Book Review: "Make Space: How to Set the Stage for Creative Collaboration"

Every teacher grapples with how to adapt a physical space, usually assigned and often less than ideal, to the requirements of a particular educational objective. Make Space: How to Set the Stage for Creative Collaboration by Scott Doorley and Scott Witthoft is an all-purpose toolkit for such occasions — think: creative space-design tips in book form.

Doorley and Witthoft direct the Collaborative Environment at Stanford University’s Hasso Plattner Institute of Design. Lacking a permanent facility, the school moved location four times in its first four years. This nomadic existence honed the school’s experimentation with student activities, postures, density, furniture types and arrangements, surfaces, materials, lighting, ambience and storage. The result is a bounty of knowledge about spatial-behavioral relationships and ways to manipulate them with surprisingly low-cost materials.

The book superbly details key design principles. In the same way the authors encourage outfitting spaces to be easily accessed and rearranged by multiple users with differing needs, they offer a smorgasbord of 100 bite-size ideas that can be read front to back or nibbled in any order.

Throughout the book, Doorley and Witthoft emphasize “a bias toward action:”

“We designed this book so that you would put it down — so that you can and will experiment. Read it long enough to get inspired, then put it down and get to work. Pick it up when you need another boost, then put it down again and get back to work. Each entry and the sum of their collisions can help you quickly fine-tune every decision you make — from the shape and scale of the furniture you use to the music you play in the space — to inspire new ways of working and interacting.”

 The authors intersperse five types of content: ToolsSituationsDesign TemplateSpace Studies and Insights.

Typical Tools entries describe mounting furniture on casters, building movable slick-surface room dividers for use with wipe-off markers, making foam-block stools for flexible short-term seating, and stacking open bins on rolling carts to keep tools and supplies handy. The authors provide assembly instructions, sources, cost estimates and ways to make inexpensive trial versions.

Situations addresses how to configure spaces for activities such as heads-up information sharing or heads-down focused work, as well as ways to transition between the two.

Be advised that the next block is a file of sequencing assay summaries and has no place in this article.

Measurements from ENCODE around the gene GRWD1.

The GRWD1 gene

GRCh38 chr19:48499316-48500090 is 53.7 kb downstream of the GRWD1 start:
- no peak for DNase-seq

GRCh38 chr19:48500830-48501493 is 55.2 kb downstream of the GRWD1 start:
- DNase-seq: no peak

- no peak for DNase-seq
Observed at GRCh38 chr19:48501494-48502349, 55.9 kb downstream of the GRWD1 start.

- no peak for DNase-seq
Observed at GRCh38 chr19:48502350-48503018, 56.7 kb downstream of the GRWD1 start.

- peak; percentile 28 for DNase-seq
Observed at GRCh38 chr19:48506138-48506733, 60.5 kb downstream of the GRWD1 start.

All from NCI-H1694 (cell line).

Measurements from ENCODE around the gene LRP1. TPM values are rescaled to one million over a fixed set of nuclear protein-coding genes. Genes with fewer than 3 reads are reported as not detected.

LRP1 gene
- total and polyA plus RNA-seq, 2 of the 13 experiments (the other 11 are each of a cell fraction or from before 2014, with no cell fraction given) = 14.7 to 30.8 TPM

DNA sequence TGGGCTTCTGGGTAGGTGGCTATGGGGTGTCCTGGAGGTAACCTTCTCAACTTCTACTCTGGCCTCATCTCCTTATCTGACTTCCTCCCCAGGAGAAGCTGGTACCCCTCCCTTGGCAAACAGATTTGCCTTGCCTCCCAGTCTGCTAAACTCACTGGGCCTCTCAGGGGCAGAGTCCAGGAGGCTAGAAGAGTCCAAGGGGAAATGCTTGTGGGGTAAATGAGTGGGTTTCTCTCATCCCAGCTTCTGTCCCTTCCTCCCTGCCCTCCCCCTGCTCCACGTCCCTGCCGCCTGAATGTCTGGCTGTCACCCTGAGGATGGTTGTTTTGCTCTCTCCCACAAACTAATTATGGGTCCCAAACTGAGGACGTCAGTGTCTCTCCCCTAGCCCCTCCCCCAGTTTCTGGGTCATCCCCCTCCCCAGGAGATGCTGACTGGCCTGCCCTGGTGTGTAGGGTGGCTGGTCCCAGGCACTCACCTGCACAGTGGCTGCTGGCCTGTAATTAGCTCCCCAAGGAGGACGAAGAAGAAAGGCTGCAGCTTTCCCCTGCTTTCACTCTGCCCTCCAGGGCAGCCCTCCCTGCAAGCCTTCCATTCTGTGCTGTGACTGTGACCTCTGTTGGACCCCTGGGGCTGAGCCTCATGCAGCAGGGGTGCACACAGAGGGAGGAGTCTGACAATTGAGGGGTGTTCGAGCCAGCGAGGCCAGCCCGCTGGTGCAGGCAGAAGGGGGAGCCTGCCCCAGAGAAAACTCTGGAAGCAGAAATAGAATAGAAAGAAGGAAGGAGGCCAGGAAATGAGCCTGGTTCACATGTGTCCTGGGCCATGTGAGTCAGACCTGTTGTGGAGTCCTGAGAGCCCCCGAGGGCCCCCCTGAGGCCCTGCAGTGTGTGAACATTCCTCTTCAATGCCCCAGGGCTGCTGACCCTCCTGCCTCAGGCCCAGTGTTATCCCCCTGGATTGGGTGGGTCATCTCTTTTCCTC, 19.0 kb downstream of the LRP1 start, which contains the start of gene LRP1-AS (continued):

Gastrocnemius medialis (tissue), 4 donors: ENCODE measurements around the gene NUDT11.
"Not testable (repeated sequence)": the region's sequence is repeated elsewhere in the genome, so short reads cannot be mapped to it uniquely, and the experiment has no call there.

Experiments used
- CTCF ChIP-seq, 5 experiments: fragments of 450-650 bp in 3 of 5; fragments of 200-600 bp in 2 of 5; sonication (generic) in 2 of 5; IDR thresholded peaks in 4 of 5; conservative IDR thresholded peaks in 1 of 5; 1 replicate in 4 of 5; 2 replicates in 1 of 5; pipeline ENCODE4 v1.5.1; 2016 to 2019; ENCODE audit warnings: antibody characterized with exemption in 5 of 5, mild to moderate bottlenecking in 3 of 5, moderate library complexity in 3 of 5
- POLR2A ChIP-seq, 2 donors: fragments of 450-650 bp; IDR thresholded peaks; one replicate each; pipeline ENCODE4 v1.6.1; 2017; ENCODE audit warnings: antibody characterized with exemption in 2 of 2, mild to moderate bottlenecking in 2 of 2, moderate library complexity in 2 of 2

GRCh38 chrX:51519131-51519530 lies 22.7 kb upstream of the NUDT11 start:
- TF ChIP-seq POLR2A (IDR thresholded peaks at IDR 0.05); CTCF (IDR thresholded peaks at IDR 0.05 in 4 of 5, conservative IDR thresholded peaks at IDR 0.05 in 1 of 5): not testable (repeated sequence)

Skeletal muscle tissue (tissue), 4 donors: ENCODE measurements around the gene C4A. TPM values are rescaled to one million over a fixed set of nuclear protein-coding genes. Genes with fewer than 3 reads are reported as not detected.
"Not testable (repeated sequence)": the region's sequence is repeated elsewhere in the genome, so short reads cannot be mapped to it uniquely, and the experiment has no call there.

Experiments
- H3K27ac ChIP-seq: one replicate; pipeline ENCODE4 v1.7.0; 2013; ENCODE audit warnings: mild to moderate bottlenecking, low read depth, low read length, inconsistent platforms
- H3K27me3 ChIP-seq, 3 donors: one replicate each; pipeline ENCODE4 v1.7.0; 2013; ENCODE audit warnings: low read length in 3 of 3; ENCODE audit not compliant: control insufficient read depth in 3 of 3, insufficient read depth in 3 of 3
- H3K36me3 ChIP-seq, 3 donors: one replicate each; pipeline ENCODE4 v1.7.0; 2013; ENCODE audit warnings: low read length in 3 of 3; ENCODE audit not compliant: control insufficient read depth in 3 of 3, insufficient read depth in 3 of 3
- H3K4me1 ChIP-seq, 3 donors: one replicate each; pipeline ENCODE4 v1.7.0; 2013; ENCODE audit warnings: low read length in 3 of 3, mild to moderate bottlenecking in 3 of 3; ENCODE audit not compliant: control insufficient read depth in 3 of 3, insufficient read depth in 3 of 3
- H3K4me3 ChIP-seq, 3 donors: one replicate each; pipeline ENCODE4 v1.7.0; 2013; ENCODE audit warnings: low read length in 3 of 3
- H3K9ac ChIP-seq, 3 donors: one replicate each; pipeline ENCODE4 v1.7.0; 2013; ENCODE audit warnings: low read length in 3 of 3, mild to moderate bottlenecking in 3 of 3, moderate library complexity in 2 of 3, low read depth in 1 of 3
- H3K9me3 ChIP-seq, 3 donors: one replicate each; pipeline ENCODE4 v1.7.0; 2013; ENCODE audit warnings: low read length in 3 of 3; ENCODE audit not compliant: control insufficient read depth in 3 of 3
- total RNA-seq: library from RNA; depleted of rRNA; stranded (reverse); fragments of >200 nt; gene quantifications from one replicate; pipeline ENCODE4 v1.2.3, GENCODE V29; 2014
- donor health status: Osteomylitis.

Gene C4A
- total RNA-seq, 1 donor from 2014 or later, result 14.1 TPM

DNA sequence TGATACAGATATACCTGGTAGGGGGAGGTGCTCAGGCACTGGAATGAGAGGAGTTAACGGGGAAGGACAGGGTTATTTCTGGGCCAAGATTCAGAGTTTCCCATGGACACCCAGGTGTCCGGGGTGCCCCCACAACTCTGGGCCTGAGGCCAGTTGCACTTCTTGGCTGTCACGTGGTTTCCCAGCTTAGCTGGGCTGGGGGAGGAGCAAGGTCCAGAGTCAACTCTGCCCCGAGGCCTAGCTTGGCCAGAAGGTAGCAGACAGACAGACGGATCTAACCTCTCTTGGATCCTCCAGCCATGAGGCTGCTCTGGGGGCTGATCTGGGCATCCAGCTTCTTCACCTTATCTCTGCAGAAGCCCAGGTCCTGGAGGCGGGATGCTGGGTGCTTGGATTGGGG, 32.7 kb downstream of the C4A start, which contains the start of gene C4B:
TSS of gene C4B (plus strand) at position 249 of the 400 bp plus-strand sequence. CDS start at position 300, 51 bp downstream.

Design Template teaches the “spatial grammar” of four elements: places, properties, actions and attitudes while the Space Studies section offers real-life examples authored by collaborators.

Insights, the largest category in the book, is the product of the design school’s “trials and errors.” Typical entries include when to use walls versus open spaces, using furniture to encourage interaction, using raw finishes to encourage messy experimentation and when to “Leave Room to Evolve.” Doorley and Witthoft emphasize that sometimes less is more:

“Allow the space and the people to adapt and grow. Do less. Leave some aspects of the space open-ended, even though your impulse might by to take care of every detail. Resist filling every square foot with furniture or decoration — literally leave room for improvement.”

The book’s eclecticism derives from the authors’ multifaceted backgrounds. Doorley, who has worked in education, design and filmmaking, describes himself as “a serious dabbler, who rarely dabbles in seriousness.” Witthoft, with experience in civil and structural engineering and product design, calls himself “sometimes an artist, always a maker.”

A playful approach keeps the reading lively and the reader primed for the unexpected, such as the header on page 261: “This Page Unintentionally Left Blank.” Every page exudes creativity and accessibility through clever use of illustrations, graphics and color.

Make Space is a versatile resource that packs so many insightful concepts and practical solutions between its covers that every educator or group leader, whatever their physical setting, can discover ways to enhance the learning or collaborative working environment. Reading this book before starting a space-design project will help you avoid pitfalls, save money and jumpstart your imaginatio